“History’s Greatest Sea is Dying”… Because Gratuitous Reference to Climate Change

Guest “I schist you not” by David Middleton

History’s Greatest Sea Is Dying
The failure of countries bordering the eastern Mediterranean helps explain the difficulty of carrying out successful climate-change negotiations.

DECEMBER 14, 2019

Most of the world’s seas are in some kind of environmental trouble, but few have declined as quickly or from such precipitous heights as the Mediterranean’s eastern edge. Although it midwifed some of history’s greatest civilizations, the eastern Med has become a grubby embodiment of the current littoral states’ failures. Where the ancients sailed, many of their successors now junk industrial waste. The accomplishments of the Greeks, Phoenicians, Romans, and pharaonic Egyptians, among others, have only accentuated their descendants’ political and economic rot.


An awful lot is riding on this moment. The Med is warming at one of the fastest paces in the world (up to 0.12 degrees Celsius, or 0.216 Fahrenheit a year, on the surface), and it is choked with plastic. Though the Mediterranean constitutes less than 1 percent of the world’s oceans, it holds 7 percent of its microplastics. The coastal states continue to sully the sea with tons of everything from shipping oil to untreated sewage, meaning there’s scarcely an untarnished ecosystem left. (It’s a similar story on land: Naval bases sit alongside garbage-strewn beaches and coastal dump sites—relatively high military budgets juxtaposed with penniless environment ministries.) For the millions of people who depend on the Med for employment, and the many millions more who treasure it as a “blue lung” in a region of sometimes suffocating heat and claustrophobic cities, the sea’s struggles threaten to become their own.

But there might be an even more important subtext to the eastern Med’s decline. For millennia, those who lived near it thrived off one another, always trading and frequently cooperating from coast to coast, creating some of the greatest civilizations in world history. Yet that was long ago, and the region’s intellectual slump mirrors its environmental decay. Stifled by unilateralism, greed, and chronic short-termism, antiquity’s greatest sea resembles the contemporary world in miniature—and with this year’s United Nations climate talks having concluded in Madrid with little tangible progress, the lessons the eastern Med offers are not particularly hopeful.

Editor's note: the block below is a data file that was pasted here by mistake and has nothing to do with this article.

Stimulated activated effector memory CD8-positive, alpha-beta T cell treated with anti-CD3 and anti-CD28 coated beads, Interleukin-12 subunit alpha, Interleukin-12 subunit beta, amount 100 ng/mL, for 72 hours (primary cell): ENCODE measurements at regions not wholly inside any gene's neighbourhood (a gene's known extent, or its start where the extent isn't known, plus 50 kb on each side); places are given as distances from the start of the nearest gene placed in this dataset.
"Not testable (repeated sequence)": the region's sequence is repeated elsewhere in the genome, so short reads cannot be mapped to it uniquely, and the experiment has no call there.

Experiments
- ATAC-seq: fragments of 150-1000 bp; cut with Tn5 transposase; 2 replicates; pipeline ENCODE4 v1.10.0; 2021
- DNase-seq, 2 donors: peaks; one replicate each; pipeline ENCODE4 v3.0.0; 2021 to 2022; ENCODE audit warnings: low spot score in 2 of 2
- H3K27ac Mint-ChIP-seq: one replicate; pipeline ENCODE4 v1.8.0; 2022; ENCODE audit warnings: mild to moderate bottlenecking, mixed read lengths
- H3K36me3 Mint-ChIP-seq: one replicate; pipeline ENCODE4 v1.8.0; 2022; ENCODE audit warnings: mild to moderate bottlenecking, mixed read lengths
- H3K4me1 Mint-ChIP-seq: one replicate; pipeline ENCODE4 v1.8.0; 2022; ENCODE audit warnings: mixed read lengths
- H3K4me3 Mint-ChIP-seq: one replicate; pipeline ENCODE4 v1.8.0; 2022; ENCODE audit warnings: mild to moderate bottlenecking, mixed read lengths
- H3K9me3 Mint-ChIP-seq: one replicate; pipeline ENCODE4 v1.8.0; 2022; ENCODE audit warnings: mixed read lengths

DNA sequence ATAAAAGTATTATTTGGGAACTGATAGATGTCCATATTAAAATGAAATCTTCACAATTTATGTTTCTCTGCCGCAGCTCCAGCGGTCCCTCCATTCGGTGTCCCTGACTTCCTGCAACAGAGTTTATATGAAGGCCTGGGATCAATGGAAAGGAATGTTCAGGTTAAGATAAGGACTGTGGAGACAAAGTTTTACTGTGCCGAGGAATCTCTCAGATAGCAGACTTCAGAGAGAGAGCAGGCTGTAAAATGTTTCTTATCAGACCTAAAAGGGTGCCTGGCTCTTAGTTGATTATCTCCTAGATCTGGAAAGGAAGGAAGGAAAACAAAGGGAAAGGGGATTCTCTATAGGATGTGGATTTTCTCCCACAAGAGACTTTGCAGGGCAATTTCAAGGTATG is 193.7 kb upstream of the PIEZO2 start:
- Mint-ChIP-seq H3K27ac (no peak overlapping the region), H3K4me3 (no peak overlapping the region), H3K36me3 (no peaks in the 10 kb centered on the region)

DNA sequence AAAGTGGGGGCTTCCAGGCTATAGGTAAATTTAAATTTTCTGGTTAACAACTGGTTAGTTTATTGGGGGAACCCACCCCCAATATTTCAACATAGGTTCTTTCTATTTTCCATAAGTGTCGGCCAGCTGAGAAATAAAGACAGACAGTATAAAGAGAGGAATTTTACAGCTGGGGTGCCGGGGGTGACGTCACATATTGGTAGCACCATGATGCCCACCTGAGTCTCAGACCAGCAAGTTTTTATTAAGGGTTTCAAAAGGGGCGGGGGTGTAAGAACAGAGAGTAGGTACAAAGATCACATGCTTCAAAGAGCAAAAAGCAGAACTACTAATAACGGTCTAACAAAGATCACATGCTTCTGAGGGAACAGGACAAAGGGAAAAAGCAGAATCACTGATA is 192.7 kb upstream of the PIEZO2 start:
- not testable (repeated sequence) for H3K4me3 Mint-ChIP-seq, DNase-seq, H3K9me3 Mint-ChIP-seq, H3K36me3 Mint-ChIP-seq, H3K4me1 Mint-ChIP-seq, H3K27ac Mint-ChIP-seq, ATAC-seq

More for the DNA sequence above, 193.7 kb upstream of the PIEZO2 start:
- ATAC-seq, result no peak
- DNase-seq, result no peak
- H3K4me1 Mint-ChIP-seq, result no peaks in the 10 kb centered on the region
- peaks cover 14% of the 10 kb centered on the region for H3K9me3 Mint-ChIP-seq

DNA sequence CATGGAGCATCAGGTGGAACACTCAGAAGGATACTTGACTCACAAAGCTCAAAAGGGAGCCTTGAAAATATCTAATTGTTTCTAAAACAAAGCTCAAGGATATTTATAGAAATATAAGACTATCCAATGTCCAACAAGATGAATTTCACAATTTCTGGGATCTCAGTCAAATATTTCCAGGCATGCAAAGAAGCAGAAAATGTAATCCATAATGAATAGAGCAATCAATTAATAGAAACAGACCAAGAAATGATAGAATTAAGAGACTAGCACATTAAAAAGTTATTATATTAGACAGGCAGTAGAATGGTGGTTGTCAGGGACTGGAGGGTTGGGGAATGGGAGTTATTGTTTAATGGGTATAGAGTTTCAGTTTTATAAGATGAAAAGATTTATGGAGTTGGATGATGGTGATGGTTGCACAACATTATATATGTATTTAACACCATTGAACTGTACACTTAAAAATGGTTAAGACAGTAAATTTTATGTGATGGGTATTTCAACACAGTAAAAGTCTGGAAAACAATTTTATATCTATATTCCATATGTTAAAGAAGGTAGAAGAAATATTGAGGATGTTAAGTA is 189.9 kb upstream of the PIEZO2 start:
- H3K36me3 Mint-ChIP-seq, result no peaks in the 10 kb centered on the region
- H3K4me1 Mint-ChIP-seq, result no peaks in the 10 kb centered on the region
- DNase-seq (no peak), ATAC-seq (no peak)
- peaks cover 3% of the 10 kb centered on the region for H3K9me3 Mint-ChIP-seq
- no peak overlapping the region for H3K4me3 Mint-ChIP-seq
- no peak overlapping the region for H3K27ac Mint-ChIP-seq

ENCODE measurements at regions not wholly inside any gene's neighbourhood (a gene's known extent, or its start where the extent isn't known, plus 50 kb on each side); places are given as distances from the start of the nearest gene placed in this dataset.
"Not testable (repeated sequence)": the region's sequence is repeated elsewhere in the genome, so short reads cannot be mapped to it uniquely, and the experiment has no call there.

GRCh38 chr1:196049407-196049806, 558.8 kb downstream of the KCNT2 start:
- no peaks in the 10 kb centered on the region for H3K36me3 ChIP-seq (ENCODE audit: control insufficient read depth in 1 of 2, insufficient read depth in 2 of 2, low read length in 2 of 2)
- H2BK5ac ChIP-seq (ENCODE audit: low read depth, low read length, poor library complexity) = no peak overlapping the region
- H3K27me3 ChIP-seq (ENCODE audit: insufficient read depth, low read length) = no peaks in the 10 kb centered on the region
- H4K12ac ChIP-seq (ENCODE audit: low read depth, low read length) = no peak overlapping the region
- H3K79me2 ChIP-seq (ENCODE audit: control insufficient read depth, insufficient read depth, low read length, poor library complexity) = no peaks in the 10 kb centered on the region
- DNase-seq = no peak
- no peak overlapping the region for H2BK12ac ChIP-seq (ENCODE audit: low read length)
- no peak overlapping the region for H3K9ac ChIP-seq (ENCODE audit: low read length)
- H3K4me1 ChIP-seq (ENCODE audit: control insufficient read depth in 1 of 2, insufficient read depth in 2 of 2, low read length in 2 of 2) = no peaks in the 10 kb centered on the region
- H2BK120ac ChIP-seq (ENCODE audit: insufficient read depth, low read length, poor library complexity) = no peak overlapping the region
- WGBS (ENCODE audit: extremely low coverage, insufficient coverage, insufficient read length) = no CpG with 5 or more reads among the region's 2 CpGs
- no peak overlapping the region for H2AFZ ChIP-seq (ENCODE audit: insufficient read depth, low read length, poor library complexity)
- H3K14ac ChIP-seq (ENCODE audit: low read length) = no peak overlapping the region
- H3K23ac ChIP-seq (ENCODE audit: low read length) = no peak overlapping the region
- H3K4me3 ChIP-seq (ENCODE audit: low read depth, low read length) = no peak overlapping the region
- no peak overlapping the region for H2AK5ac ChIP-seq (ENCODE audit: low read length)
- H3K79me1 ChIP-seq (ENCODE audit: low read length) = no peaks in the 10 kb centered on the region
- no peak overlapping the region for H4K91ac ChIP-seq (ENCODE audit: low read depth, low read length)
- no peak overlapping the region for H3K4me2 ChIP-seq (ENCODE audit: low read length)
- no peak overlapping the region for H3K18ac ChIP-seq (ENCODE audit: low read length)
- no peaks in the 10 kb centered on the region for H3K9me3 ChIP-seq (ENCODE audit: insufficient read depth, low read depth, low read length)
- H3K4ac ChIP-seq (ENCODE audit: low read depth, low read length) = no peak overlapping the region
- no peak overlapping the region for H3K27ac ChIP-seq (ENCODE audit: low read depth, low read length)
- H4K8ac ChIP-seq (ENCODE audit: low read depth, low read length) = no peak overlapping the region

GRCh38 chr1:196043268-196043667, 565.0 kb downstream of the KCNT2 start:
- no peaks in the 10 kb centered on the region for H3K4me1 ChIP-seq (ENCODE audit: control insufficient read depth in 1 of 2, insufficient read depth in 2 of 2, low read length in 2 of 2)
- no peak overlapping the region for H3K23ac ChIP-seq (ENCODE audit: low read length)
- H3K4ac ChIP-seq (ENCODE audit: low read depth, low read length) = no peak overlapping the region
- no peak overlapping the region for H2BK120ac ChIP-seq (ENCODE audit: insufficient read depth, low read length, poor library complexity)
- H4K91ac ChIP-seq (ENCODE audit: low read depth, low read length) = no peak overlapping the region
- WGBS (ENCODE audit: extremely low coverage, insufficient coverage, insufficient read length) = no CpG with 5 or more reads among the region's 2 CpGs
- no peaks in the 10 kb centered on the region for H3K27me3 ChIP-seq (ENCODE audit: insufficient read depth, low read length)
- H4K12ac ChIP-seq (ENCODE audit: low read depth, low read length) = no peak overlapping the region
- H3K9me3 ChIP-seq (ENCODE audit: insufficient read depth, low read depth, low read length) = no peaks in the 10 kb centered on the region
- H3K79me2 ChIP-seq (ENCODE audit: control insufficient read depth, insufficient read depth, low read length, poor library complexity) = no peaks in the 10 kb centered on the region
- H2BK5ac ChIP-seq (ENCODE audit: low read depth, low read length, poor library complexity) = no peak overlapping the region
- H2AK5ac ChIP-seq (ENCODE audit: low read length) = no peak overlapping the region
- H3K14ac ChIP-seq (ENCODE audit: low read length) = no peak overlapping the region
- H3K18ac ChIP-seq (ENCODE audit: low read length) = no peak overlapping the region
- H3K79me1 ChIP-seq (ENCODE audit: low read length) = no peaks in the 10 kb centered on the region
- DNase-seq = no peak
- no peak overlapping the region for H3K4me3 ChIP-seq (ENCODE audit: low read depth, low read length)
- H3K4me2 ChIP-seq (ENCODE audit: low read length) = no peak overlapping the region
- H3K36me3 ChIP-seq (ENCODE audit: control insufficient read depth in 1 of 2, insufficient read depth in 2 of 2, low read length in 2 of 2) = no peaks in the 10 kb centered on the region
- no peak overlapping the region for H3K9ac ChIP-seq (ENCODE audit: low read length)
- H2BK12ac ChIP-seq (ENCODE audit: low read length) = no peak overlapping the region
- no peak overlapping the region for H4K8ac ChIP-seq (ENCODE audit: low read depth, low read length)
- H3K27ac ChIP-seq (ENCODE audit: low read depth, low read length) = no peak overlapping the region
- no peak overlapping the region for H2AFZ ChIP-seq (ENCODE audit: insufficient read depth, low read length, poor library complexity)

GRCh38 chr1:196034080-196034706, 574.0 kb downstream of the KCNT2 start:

Some of the Med’s troubles are due to its unusual topography. Because it has few external outlets, it takes roughly 100 years for a drop of water to exit the sea, so there’s less dilution of toxins, and because some of the strongest currents flow west to east, the eastern Med bears the brunt of the entire littoral’s poor practices. But that’s only part of the story.


Years of economic and political dysfunction have also left a fearsome mark. Mired in varying degrees of financial crisis, parts of North Africa, Southern Europe, and the Levant have made marine protection even less of a priority.


Those might actually be the more resolvable problems. The eastern Med’s deterioration, particularly of late, is also the result of a world that appears more unable than ever to forsake short-term economic gains, even as its environmental woes worsen by the day. Over the past decade, huge hydrocarbon discoveries have sparked a dash for undersea riches, as the likes of Egypt, Israel, Cyprus, and Greece have moved to tap their finds. In states’ zeal to extract, conservationists fear spills—with good reason. When a tanker sank near Athens two years ago, ill-equipped authorities struggled to contain it despite perfect conditions and its proximity to the capital, according to WWF’s Ibrahim. Were anything to happen near one of the isolated major fields, the impact could be catastrophic.


Commercial interests might be the Med’s best bet, though not ones of the oil and gas variety. More than 200 million tourists cluster along the sea’s shores every year, and there’s a limit to the amount of trash on the beaches, rashes from poor-quality water, or jellyfish swarms that visitors will tolerate. If, or most likely when, deteriorating conditions start to devastate tourist businesses’ bottom line, the consequences will be severe. The Med economies are too fragile to sustain knockout blows to one of their primary industries. Governments, residents maintain, will have no choice but to act, however they might feel about one another.


PETER SCHWARTZSTEIN is an Athens-based environment journalist, who covers water, food security, and climate-conflict issues across the Middle East and Africa.

The Atlantic

There’s a lot of nonsense to unpack here, just in the passages I quoted.

Athens-based environment journalist:

For millennia, those who lived near it thrived off one another, always trading and frequently cooperating from coast to coast, creating some of the greatest civilizations in world history. Yet that was long ago, and the region’s intellectual slump mirrors its environmental decay.